Folks who attend EAIA meetings are certainly familiar with the work of master tinsmith Bill McMillen. Bill has given numerous talks and demonstrations at our meetings about his work and about his studies of the tinsmith trade. His summary of the subject, “The Tinsmith in America – The Trade, Materials, Tradesmen, Tools and Products,” was The Chronicle’s cover article in June 2013.
Bill grew up on Staten Island NY where his father was the director of the Staten Island Historical Society, an early member of EAIA, and also involved in the establishment of Historic Richmond Town. Bill subsequently worked there for many years prior to retiring to the Albany area a few years ago. In the early days, Bill accompanied his father as he went out on antique collecting trips and consultations regarding renovations/reconstructions of early buildings. While still young, and through these early experiences and his subsequent work at Richmond Town, Bill learned to look closely at objects in order to determine the original techniques that were used in their construction.
Bill’s first contact with tin work came in the mid 1970s with Don Carpentier, who had already set up a tin shop at Eastfield Village. If you’ve attended any of EAIA’s Trade Samplers during the summer at Eastfield, you’ve probably seen this shop. Shortly after this experience with Don, Bill began collecting the necessary original tools and set up a shop within Historic Richmond Town. That shop is still in operation.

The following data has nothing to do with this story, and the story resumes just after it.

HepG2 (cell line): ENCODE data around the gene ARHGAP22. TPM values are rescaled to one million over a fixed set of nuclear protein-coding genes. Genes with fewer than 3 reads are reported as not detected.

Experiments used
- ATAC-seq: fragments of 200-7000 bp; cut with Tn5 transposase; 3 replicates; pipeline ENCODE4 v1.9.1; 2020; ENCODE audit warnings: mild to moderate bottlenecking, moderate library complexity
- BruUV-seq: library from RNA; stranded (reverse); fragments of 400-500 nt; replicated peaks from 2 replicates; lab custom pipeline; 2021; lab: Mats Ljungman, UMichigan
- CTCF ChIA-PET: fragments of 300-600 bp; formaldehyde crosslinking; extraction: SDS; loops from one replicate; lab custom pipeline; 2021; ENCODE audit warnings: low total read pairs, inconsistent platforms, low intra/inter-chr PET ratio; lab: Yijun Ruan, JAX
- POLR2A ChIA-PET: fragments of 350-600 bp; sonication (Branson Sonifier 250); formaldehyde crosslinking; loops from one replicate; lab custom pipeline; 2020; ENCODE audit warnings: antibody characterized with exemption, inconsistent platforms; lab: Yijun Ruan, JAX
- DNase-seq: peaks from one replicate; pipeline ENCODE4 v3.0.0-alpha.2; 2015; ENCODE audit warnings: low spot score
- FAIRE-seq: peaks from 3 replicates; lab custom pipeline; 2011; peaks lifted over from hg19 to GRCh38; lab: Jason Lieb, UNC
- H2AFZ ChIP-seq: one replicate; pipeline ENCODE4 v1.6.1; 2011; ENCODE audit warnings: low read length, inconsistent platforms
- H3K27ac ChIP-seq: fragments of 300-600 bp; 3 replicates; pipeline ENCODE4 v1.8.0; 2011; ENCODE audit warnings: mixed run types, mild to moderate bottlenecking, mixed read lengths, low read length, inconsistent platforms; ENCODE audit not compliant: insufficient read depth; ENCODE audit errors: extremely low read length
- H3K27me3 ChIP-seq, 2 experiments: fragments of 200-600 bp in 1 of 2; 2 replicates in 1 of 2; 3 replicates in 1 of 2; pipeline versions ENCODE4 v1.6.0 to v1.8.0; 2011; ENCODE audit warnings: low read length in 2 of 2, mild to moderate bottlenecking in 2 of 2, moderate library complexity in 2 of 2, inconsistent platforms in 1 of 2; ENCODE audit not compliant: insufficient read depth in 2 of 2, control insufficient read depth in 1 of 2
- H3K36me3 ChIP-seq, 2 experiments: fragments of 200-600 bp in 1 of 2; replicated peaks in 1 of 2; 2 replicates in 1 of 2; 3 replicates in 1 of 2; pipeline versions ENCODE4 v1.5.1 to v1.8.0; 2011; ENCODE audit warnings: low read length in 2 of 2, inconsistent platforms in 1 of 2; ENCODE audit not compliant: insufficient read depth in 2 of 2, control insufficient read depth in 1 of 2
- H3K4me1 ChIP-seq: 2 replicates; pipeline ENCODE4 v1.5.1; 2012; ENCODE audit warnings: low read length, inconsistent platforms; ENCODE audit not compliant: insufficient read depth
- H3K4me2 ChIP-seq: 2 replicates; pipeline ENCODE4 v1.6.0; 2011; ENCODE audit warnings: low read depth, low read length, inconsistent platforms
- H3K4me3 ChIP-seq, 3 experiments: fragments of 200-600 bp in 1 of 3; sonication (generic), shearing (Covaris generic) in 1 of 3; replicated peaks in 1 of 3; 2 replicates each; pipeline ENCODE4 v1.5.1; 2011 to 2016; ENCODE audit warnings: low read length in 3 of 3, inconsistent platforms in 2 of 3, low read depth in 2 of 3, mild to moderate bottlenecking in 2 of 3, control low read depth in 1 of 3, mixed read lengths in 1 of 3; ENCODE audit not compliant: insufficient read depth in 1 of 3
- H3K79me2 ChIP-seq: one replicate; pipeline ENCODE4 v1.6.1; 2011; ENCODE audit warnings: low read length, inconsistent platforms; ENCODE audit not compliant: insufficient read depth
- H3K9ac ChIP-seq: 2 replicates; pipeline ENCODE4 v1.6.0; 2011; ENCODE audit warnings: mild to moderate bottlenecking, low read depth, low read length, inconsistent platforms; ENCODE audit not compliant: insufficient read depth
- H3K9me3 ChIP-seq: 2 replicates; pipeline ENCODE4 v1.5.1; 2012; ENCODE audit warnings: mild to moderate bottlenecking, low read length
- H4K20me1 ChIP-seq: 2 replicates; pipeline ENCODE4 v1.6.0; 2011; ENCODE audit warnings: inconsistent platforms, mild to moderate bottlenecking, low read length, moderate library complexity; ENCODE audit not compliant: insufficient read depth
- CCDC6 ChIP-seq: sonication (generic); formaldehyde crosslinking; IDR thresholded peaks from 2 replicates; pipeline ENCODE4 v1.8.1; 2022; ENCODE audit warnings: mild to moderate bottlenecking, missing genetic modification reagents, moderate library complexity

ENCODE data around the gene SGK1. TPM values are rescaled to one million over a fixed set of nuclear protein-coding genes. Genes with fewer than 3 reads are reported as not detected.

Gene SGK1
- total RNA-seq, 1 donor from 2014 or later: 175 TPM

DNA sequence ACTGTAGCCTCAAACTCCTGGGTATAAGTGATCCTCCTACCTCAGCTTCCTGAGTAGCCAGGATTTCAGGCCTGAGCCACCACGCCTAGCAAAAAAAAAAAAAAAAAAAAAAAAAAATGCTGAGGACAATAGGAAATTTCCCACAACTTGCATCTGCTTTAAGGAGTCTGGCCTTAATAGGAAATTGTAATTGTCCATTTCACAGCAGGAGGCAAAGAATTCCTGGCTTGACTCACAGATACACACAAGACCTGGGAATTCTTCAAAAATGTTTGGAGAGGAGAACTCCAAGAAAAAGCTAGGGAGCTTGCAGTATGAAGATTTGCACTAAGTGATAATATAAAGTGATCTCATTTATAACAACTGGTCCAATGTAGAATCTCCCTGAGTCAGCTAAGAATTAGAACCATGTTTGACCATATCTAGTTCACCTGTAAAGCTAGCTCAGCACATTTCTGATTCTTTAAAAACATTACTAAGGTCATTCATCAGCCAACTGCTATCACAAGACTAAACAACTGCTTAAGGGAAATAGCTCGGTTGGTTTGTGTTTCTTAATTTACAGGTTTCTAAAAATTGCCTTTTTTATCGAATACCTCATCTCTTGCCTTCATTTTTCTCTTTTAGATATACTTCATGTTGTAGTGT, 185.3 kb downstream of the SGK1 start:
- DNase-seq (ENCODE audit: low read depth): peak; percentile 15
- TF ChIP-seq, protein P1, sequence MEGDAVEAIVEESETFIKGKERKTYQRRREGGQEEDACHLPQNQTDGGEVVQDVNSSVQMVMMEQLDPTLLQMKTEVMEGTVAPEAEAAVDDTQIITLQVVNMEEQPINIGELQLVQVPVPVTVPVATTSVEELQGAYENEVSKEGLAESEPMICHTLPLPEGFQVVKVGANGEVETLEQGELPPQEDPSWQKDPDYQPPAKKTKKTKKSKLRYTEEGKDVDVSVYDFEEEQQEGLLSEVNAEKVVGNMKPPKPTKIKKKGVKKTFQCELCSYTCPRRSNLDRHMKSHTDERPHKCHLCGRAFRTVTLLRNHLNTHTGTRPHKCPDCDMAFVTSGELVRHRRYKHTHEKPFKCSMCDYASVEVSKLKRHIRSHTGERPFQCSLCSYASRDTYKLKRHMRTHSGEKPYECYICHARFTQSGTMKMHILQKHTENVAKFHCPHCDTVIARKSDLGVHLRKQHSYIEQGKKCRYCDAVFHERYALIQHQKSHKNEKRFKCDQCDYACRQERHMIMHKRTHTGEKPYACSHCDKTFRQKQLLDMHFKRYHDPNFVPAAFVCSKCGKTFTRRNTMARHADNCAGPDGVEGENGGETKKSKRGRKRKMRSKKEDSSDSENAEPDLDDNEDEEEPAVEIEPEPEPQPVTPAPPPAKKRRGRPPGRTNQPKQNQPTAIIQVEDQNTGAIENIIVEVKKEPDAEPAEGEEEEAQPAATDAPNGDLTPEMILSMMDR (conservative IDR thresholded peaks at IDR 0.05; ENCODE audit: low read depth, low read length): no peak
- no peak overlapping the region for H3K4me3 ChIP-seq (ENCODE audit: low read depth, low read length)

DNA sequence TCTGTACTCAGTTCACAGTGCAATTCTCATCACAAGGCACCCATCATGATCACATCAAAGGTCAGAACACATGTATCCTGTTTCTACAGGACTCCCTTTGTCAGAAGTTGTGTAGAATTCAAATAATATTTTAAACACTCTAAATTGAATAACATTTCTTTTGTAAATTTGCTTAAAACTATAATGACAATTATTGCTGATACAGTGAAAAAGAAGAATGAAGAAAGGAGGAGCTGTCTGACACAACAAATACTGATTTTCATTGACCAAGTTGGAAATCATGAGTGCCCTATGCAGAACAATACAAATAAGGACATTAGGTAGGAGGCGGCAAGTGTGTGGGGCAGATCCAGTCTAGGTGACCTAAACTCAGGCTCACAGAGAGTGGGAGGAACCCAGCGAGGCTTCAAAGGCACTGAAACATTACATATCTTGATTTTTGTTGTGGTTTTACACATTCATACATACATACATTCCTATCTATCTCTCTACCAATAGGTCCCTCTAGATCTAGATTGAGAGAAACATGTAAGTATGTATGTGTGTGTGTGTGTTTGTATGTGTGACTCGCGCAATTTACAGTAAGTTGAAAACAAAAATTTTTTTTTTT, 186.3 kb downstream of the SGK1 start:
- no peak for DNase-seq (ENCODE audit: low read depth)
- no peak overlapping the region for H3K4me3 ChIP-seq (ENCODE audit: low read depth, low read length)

There is an excellent DVD still available here that demonstrates Bill’s skill at tin work. There are also summer classes (“Tin 1” and “Tin 2”) held at Eastfield Village that are taught by Bill. I was able to participate in both courses several years ago, and I’ve now assembled my own tin shop with original hand tools and machines. I’m having great experiences making a variety of accurate copies of original tin items, and also occasionally engaging in what might be called “flights of fancy,” if not up to the standards of actual folk art. The latter isn’t something that Bill does very often, as he hews pretty closely to reproducing items that are known to exist, using techniques as close to those that were originally used as he can discern. He believes that spontaneity in making objects on a daily basis was fairly unusual for the 18th and 19th century tinsmith. The smith’s livelihood depended on making objects that people would actually buy, so what was made was what was expected by the clientele. One exception might be gift items intended for the 10th or “tin” anniversary and that might include tin top hats and ladies bonnets.
In order to supplement the information included on the above DVD, I recently visited Bill and Judy at their home near Albany and interviewed Bill regarding his techniques.
What will follow in subsequent installments is a step by step demonstration of the creation of a tin canister, shown in the photograph above.
Before proceeding, however, let me give you links to some helpful and free online books:
First: The Tin-Plate Industry, A Comparative Study of its Growth in the United States and Wales, by D.E. Dunbar and published in 1915 is an excellent source of historical information about the industry and the processes used to produce tinplate. Here’s the link.
Second: The Tinsmith’s Helper and Pattern Book by H.K Vosburgh, published in 1912 has a wealth of practical information about sheet tin, pattern production, etc. It can be viewed or downloaded by accessing the following link.
Additional information can be accessed at the tintinker’s website here.
The next post will cover the construction of the canister. In the photo above Bill holds the original and the completed copy. Stay tuned…
If you’d like to read other installments in this series you can read them here.